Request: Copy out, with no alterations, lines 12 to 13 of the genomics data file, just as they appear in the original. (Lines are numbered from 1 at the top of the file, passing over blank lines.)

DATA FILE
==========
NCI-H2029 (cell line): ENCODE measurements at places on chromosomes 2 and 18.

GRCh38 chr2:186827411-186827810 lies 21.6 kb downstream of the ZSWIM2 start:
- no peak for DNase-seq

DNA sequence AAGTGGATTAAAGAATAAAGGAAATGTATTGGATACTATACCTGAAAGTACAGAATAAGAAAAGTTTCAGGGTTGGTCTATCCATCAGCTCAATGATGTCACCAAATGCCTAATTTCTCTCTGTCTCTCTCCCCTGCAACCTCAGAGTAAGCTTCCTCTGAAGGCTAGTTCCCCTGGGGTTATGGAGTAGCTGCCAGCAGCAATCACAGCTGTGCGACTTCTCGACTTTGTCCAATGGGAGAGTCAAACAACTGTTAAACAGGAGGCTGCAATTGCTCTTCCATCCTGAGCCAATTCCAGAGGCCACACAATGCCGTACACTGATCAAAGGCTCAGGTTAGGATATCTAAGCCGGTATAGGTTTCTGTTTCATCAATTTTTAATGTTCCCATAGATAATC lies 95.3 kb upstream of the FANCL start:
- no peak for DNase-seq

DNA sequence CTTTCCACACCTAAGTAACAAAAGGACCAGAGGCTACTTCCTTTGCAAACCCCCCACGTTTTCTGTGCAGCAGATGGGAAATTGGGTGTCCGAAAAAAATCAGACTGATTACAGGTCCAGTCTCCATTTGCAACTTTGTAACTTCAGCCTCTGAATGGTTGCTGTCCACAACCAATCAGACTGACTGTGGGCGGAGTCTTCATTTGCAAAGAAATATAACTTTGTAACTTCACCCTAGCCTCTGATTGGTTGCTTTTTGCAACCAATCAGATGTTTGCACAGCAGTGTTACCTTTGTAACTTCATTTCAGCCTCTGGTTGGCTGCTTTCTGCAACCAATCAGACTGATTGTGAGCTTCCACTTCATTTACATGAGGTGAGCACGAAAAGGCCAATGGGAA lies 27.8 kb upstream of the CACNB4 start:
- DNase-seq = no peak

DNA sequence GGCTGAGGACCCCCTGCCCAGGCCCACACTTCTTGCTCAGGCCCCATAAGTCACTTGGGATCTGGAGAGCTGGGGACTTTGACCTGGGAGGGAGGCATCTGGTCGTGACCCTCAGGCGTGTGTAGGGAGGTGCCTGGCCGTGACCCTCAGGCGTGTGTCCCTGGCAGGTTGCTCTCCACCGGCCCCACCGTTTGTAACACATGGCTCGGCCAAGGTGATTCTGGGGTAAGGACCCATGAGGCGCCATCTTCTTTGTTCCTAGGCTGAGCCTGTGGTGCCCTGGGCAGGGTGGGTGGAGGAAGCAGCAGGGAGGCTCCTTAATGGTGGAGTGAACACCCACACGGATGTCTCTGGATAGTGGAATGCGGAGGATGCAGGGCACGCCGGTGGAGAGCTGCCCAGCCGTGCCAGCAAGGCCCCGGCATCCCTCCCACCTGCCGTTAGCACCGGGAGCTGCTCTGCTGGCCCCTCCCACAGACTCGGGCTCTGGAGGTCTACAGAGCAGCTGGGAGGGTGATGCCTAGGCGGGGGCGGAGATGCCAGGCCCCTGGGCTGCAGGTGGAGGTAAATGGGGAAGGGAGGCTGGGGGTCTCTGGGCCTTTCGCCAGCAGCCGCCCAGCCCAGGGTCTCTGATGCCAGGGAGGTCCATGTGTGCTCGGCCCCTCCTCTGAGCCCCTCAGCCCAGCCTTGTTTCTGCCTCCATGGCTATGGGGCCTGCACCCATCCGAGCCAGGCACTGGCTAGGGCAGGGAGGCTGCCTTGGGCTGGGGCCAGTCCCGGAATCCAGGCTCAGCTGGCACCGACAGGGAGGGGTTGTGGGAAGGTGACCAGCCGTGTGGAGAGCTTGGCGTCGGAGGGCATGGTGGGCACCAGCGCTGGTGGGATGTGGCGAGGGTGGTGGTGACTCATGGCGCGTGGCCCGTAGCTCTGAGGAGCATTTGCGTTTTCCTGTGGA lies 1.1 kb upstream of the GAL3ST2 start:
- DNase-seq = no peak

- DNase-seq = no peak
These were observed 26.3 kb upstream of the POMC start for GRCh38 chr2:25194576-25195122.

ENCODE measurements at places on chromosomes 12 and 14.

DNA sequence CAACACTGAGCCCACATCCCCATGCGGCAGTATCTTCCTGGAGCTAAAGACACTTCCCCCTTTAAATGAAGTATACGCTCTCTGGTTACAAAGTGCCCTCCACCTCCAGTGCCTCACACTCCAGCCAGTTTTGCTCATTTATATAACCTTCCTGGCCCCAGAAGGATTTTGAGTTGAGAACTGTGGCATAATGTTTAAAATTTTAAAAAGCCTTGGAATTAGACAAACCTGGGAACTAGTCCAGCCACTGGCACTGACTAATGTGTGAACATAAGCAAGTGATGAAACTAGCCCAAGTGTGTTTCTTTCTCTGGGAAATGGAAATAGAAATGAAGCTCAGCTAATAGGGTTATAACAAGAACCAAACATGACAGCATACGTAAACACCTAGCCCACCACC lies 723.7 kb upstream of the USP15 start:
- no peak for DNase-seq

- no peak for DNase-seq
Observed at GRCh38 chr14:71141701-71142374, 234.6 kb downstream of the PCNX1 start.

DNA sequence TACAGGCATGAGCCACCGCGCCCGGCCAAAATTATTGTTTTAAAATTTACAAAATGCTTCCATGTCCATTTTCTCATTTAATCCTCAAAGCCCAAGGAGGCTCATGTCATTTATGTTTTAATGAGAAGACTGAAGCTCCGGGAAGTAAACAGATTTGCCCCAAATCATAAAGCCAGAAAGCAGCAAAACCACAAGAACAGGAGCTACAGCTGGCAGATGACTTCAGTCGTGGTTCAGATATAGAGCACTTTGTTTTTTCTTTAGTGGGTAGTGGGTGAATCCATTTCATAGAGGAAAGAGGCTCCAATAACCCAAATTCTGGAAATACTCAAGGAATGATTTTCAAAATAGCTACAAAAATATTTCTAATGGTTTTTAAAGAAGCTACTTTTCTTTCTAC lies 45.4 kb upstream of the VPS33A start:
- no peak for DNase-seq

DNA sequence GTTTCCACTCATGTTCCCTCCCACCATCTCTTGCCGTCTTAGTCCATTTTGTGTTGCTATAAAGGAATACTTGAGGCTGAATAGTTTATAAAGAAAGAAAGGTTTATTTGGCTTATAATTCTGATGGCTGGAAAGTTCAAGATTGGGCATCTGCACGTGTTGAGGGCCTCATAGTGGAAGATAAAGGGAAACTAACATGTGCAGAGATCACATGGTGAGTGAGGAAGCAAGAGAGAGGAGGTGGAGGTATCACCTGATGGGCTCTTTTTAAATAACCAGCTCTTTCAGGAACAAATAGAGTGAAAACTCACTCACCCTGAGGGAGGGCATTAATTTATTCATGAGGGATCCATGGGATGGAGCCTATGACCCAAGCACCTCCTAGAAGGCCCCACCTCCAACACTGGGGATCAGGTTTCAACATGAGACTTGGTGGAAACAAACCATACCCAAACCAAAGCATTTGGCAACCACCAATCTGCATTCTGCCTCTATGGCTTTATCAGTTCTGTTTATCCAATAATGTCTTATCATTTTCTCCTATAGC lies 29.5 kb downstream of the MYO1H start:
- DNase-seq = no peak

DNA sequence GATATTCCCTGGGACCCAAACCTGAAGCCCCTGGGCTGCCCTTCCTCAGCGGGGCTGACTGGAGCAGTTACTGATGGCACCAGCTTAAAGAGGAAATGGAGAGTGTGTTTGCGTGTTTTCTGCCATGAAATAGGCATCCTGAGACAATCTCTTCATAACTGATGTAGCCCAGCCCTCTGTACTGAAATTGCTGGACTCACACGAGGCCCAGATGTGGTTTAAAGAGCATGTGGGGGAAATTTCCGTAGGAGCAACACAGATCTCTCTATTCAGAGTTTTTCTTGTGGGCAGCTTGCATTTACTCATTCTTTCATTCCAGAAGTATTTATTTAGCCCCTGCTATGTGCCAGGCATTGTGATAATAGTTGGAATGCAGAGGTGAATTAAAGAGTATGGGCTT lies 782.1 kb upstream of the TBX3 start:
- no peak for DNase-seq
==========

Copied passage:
ENCODE measurements at places on chromosomes 12 and 14.

DNA sequence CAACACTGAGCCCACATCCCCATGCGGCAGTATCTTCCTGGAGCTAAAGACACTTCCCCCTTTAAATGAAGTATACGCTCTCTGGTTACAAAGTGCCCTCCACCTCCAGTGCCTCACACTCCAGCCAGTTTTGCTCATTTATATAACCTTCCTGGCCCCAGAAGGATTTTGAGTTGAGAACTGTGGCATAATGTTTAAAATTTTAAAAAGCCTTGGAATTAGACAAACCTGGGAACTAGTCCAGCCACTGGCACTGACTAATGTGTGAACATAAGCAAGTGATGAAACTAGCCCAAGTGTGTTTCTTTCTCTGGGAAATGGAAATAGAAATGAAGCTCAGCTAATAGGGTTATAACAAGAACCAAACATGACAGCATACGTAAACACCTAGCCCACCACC lies 723.7 kb upstream of the USP15 start: